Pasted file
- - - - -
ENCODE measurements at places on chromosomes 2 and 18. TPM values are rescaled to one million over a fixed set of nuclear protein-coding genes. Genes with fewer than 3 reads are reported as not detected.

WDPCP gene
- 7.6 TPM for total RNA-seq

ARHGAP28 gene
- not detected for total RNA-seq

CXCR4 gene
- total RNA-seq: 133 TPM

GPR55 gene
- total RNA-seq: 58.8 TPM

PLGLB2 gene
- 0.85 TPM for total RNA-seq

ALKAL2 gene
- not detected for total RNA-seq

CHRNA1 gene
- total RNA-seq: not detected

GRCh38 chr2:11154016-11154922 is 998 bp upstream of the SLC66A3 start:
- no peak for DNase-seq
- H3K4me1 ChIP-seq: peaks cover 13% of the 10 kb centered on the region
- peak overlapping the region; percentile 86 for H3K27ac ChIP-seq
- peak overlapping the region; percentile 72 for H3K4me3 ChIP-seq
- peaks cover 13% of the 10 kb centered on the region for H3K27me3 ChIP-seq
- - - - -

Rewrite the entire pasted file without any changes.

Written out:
ENCODE measurements at places on chromosomes 2 and 18. TPM values are rescaled to one million over a fixed set of nuclear protein-coding genes. Genes with fewer than 3 reads are reported as not detected.

WDPCP gene
- 7.6 TPM for total RNA-seq

ARHGAP28 gene
- not detected for total RNA-seq

CXCR4 gene
- total RNA-seq: 133 TPM

GPR55 gene
- total RNA-seq: 58.8 TPM

PLGLB2 gene
- 0.85 TPM for total RNA-seq

ALKAL2 gene
- not detected for total RNA-seq

CHRNA1 gene
- total RNA-seq: not detected

GRCh38 chr2:11154016-11154922 is 998 bp upstream of the SLC66A3 start:
- no peak for DNase-seq
- H3K4me1 ChIP-seq: peaks cover 13% of the 10 kb centered on the region
- peak overlapping the region; percentile 86 for H3K27ac ChIP-seq
- peak overlapping the region; percentile 72 for H3K4me3 ChIP-seq
- peaks cover 13% of the 10 kb centered on the region for H3K27me3 ChIP-seq